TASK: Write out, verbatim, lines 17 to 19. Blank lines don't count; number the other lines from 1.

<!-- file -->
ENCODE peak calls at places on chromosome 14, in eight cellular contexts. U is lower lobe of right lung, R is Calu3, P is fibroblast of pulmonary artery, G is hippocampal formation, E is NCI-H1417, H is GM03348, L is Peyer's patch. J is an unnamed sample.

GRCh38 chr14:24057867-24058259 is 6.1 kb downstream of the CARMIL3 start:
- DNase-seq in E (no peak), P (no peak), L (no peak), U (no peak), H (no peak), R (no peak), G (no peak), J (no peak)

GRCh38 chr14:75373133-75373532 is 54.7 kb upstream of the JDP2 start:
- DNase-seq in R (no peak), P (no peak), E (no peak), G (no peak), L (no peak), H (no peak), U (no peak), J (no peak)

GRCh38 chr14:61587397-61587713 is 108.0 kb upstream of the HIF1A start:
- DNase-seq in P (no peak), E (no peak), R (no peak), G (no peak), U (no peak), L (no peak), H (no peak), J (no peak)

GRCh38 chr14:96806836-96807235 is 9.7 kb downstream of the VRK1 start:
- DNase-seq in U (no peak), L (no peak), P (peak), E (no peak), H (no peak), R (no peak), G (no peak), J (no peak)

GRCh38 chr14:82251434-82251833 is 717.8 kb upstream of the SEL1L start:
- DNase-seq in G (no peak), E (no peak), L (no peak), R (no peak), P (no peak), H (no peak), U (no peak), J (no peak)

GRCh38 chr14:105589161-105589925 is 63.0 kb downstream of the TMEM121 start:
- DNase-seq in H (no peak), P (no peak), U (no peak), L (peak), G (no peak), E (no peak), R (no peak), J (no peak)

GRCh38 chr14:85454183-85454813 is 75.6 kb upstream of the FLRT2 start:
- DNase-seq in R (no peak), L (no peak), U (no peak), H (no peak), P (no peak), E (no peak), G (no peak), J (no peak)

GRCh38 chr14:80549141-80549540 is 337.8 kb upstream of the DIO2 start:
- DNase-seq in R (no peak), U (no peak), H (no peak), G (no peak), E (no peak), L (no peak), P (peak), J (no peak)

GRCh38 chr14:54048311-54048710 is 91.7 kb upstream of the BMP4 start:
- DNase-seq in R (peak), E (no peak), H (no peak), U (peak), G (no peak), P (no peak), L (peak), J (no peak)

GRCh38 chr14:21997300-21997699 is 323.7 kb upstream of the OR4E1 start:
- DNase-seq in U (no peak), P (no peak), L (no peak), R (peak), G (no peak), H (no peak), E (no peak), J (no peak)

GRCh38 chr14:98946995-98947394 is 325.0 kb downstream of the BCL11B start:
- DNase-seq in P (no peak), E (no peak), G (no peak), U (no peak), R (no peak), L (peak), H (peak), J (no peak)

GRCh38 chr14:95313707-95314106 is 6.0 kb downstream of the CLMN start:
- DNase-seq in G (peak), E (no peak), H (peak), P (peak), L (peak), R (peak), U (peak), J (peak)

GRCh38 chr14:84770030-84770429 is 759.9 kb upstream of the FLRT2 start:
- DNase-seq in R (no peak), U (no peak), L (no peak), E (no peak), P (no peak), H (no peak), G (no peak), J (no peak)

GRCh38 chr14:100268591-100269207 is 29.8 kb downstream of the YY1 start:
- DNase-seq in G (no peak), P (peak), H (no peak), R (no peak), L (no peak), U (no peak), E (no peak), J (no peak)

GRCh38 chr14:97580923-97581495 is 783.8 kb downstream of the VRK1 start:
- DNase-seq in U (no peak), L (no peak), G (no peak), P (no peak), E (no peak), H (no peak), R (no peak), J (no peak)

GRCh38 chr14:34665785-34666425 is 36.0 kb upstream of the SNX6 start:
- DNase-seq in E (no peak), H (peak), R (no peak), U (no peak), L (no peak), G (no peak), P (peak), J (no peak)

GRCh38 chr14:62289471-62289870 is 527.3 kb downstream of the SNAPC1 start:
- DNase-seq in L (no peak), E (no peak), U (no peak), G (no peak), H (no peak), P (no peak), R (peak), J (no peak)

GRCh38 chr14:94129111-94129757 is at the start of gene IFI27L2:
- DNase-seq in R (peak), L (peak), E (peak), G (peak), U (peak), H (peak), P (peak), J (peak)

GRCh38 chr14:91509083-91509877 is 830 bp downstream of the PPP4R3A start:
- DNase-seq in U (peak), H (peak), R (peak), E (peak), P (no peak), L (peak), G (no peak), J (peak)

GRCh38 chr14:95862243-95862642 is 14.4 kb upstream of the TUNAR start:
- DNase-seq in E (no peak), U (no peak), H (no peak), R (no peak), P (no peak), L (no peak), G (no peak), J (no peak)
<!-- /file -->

- DNase-seq in R (no peak), U (no peak), H (no peak), G (no peak), E (no peak), L (no peak), P (peak), J (no peak)

GRCh38 chr14:54048311-54048710 is 91.7 kb upstream of the BMP4 start:
- DNase-seq in R (peak), E (no peak), H (no peak), U (peak), G (no peak), P (no peak), L (peak), J (no peak)